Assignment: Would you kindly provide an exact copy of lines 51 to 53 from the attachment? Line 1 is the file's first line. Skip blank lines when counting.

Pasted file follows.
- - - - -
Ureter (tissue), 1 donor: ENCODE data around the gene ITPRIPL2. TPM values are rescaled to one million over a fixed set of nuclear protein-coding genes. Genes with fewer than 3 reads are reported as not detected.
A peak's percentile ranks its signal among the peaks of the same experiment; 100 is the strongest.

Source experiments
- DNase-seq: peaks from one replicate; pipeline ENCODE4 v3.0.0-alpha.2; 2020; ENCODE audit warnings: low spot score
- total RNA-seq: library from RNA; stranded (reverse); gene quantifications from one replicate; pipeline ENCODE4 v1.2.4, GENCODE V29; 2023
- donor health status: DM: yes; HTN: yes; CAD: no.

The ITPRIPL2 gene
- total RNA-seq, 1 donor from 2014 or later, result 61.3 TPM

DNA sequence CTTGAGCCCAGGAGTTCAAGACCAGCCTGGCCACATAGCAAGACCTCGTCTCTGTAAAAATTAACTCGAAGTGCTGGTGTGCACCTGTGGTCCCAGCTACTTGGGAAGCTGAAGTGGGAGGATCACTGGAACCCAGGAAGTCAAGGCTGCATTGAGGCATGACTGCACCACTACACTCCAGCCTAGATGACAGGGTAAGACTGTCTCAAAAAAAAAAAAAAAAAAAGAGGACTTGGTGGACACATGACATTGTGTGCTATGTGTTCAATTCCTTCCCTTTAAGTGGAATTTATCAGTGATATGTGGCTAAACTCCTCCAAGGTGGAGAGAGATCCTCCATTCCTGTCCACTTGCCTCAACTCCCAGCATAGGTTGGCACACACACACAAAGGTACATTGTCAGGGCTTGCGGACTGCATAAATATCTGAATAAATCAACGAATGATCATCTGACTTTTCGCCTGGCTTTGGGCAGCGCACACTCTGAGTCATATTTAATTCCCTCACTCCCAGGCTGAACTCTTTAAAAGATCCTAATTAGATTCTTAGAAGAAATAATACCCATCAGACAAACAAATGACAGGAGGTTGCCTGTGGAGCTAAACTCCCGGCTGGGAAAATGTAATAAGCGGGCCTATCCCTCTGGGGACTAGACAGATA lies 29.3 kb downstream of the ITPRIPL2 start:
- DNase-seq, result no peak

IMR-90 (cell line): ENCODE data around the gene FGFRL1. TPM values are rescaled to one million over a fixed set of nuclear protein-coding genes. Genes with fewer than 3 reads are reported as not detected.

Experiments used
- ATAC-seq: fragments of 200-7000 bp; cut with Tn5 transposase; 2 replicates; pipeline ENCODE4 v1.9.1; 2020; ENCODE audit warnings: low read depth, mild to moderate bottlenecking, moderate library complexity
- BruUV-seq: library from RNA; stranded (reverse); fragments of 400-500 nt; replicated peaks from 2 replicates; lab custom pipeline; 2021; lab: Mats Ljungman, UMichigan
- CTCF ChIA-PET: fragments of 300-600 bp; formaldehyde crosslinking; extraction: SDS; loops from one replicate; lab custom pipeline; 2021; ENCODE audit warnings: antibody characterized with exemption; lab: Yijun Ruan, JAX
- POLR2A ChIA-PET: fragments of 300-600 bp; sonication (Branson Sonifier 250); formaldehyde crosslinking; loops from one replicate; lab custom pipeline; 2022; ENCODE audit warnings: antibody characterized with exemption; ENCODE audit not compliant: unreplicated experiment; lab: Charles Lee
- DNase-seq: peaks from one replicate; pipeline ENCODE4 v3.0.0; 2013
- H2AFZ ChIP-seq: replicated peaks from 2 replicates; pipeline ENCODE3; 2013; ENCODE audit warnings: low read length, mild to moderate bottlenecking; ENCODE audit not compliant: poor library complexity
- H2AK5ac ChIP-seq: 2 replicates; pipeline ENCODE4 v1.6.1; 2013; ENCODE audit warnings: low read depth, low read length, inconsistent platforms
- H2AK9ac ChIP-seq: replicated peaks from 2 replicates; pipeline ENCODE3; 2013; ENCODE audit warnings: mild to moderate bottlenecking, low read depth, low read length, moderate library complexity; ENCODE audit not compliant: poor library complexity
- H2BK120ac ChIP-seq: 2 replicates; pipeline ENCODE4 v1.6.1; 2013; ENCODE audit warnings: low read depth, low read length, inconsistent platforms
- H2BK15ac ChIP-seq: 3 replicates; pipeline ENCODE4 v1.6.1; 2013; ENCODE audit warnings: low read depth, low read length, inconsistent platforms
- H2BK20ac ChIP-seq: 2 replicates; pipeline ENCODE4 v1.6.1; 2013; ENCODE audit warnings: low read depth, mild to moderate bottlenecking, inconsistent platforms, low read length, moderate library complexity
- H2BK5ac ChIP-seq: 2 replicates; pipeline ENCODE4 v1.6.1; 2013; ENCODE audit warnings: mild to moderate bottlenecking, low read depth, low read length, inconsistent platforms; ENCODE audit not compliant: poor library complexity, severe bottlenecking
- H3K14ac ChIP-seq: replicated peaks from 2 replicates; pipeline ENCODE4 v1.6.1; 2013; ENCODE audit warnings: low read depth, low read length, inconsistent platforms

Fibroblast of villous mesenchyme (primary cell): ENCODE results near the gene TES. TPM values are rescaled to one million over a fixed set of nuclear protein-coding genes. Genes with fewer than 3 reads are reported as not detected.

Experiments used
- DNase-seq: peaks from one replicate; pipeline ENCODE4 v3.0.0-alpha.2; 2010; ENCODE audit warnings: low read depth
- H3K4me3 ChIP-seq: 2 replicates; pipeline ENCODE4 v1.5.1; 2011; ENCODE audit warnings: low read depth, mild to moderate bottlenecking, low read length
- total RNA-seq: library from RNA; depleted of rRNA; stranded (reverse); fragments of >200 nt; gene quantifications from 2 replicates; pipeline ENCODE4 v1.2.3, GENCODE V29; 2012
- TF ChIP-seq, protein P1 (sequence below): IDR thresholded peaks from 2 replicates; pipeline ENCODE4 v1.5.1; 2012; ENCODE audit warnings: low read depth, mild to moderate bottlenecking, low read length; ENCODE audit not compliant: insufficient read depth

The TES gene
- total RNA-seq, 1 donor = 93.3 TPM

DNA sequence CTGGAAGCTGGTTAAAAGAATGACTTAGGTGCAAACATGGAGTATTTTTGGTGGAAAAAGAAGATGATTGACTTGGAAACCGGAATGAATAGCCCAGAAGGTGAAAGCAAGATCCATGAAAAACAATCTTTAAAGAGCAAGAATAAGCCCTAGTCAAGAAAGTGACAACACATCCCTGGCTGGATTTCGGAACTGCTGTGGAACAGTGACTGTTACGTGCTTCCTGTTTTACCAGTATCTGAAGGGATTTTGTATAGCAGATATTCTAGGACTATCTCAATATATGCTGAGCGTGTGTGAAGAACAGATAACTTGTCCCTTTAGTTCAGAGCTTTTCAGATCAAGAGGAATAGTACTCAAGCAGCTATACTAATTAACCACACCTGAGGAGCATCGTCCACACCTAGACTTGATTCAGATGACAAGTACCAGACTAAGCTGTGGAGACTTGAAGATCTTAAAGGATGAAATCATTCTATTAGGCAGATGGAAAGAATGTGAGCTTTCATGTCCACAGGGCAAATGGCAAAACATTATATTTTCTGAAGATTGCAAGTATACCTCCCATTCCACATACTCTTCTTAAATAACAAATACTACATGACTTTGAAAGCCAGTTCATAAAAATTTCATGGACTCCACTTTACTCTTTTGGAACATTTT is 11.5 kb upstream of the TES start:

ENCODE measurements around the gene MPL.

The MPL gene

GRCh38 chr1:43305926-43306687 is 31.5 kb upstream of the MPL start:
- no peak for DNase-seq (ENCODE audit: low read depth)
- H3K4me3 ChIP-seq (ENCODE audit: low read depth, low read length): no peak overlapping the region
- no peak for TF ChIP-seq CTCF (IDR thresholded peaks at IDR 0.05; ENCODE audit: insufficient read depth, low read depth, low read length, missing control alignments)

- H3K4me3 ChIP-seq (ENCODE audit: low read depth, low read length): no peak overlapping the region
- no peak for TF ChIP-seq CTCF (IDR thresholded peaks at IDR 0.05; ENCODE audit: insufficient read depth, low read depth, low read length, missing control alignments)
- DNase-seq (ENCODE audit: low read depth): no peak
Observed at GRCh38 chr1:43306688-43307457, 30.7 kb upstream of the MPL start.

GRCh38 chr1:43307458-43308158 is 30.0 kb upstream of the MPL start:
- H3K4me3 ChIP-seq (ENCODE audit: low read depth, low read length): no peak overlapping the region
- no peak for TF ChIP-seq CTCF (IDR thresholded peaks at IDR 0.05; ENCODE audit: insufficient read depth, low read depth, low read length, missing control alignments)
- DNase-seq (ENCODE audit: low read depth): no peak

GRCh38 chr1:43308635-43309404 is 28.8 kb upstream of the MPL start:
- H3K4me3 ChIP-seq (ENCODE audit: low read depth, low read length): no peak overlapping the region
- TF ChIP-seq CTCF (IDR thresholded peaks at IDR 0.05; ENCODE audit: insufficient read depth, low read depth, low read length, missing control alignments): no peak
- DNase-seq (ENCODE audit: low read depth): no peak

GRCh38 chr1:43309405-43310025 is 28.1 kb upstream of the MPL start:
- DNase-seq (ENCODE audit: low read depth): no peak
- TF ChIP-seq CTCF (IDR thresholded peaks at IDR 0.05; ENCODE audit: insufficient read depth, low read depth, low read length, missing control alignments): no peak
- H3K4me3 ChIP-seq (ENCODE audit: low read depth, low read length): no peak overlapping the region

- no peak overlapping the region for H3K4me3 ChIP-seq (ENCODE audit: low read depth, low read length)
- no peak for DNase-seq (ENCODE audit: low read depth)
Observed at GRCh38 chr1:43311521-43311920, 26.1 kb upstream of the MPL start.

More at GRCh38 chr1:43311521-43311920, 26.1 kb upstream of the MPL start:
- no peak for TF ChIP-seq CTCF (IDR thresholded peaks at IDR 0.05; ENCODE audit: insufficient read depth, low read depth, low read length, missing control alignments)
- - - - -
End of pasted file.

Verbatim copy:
- TF ChIP-seq CTCF (IDR thresholded peaks at IDR 0.05; ENCODE audit: insufficient read depth, low read depth, low read length, missing control alignments): no peak
- DNase-seq (ENCODE audit: low read depth): no peak

GRCh38 chr1:43309405-43310025 is 28.1 kb upstream of the MPL start: